Cititime has operated in the Vietnam retail market for more than 20 years, and has a reputation for selling a wide range of mid to high-end watches and luxury timepieces. Cititime Mall in Ho Chi Minh city is the company’s three-storey retail outlet with an area of 1,400 square metres. The company is the authorised dealer of a wide range of reputable watch brands from Switzerland, Japan, the US and some other Western countries.
Le pointed out that Vietnamese liked to wear luxury watches, but due to their budget constraints they focused on “luxury models that are of affordable prices”. He said: “Affordable luxury watches, which are actually referred to those priced between US$100-500, are frequently purchased by young and mid-aged professionals, especially the Swiss and Japanese models. These watches can be worn for office purposes, and at the same time meet the budget requirement of the customers.”
Luxury watches priced at more than US$1,000 are also selling fairly well in Vietnam, although they are mainly purchased by a small number of high-income consumers. Regardless of whether they are luxury timepieces or lower priced “affordable luxury” models, consumers are very concerned about the quality, in addition to the price and brand.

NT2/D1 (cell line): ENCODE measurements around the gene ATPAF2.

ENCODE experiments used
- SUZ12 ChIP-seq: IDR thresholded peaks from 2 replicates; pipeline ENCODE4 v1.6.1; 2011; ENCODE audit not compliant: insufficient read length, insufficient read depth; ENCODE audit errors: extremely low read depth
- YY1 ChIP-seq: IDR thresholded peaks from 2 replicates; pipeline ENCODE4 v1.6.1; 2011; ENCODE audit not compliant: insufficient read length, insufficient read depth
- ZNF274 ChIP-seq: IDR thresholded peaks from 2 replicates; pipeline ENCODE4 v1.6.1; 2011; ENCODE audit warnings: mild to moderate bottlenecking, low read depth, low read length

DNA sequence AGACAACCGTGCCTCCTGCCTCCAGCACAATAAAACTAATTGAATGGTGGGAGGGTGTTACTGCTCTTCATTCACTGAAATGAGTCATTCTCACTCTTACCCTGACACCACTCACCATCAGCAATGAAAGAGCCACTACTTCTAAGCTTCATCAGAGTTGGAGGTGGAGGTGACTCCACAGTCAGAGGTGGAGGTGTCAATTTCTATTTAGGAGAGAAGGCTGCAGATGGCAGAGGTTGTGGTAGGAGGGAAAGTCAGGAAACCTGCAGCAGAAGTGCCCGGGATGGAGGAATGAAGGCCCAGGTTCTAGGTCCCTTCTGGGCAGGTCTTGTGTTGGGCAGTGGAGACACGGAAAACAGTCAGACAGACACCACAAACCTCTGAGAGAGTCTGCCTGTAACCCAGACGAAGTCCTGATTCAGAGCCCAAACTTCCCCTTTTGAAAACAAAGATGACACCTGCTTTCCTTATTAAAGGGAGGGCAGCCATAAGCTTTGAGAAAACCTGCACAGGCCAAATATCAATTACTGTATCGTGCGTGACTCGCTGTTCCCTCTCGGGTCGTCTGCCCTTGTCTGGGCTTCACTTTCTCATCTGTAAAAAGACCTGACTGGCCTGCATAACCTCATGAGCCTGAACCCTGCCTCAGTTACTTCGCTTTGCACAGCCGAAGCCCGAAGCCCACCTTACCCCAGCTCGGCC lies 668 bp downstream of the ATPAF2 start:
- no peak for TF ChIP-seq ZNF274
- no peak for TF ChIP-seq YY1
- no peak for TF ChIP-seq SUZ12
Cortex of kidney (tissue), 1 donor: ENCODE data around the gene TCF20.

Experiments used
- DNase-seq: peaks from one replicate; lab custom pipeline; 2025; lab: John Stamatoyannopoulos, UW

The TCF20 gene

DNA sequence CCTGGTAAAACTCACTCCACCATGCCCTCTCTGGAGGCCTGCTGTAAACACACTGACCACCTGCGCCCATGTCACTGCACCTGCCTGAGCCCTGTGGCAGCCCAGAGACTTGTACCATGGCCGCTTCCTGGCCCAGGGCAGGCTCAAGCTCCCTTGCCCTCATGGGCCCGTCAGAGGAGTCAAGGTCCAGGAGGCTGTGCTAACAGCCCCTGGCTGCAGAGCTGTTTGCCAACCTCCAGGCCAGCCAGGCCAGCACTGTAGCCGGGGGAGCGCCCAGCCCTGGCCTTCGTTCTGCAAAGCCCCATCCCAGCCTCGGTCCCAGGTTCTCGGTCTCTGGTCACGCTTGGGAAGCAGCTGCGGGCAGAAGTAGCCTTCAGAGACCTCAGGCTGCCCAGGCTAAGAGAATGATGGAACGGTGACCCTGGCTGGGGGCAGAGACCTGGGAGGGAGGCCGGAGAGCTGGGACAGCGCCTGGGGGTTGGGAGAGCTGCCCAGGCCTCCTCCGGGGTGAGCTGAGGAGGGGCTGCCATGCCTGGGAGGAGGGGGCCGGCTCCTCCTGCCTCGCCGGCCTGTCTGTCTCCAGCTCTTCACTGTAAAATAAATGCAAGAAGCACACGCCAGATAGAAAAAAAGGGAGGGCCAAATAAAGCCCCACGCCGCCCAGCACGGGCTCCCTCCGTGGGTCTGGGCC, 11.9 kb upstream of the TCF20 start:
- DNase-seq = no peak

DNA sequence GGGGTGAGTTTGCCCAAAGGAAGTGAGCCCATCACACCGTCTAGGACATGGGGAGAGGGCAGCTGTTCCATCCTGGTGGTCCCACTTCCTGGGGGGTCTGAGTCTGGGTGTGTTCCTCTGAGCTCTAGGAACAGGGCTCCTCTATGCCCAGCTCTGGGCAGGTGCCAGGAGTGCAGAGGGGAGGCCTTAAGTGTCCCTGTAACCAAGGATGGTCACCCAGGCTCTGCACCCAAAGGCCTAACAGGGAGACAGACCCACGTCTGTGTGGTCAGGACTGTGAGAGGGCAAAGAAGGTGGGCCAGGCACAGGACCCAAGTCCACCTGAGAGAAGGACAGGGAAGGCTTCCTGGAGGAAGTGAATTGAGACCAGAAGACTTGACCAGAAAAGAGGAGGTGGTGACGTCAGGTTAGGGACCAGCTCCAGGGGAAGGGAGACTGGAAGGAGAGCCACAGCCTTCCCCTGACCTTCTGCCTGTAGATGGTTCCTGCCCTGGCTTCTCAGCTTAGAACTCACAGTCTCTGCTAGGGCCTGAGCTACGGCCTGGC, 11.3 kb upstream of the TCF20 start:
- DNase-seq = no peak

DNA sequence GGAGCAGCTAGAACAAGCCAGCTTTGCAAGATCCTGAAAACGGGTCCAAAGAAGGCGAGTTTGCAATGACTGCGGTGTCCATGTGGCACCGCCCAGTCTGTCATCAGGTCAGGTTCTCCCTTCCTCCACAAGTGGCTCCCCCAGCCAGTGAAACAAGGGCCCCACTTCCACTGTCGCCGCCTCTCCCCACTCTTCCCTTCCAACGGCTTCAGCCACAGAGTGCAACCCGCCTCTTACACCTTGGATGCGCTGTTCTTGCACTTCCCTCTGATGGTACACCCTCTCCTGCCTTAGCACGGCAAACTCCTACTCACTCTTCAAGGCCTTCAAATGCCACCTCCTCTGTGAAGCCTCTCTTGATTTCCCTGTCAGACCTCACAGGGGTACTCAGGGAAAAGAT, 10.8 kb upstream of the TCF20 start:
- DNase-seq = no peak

According to Le, provision of after-sales services is the key to success in the market for affordable luxury, as this represents the warranty of quality to the customers. In this regard, Cititime Mall accommodates a service centre, with technical experts seconded from Switzerland providing specialised repair and maintenance services for its customers.
Le said: “The set-up of a service centre at the Cititime Mall can help the company to fence off the challenges from other competitors that offer similar products and brands sourced from shuttle traders, who import the high-priced products via informal channels without proper customs declaration and tax. Although such products are offered at lower prices, they usually lack proper warranties and maintenance supports, which are now very important to customers.
“Although Hong Kong brands are yet to establish a name in Vietnam’s upmarket, timepieces produced by Hong Kong companies are of a high reputation in the industry. Consumers in general recognise that Hong Kong-origin timepieces are of good quality comparable to international brands. Therefore, Cititime is open for further co-operation with Hong Kong suppliers, including those of fashionable items and smartwatches.”